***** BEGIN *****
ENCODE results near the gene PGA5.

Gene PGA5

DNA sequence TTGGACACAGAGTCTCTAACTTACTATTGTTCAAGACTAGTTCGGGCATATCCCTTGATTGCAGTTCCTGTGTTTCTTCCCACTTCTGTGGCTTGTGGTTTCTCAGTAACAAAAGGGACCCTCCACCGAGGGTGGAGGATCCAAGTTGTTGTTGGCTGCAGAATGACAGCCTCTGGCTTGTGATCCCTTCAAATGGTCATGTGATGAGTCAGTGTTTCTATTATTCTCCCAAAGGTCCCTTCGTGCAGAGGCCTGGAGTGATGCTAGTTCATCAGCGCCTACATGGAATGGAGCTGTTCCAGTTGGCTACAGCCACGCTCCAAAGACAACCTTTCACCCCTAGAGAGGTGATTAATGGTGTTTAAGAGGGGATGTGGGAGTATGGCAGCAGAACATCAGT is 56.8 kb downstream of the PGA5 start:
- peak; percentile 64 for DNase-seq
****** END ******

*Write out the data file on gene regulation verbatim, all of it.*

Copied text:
ENCODE results near the gene PGA5.

Gene PGA5

DNA sequence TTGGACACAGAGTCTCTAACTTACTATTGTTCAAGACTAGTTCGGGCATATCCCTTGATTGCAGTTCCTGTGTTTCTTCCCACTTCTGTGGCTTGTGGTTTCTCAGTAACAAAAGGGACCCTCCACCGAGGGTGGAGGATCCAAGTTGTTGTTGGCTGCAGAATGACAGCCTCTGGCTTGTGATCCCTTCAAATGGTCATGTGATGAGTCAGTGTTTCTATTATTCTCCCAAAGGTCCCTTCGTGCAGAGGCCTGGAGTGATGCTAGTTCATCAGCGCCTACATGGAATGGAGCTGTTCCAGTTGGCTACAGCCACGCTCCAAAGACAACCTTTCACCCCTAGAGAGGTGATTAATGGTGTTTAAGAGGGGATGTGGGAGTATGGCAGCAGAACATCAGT is 56.8 kb downstream of the PGA5 start:
- peak; percentile 64 for DNase-seq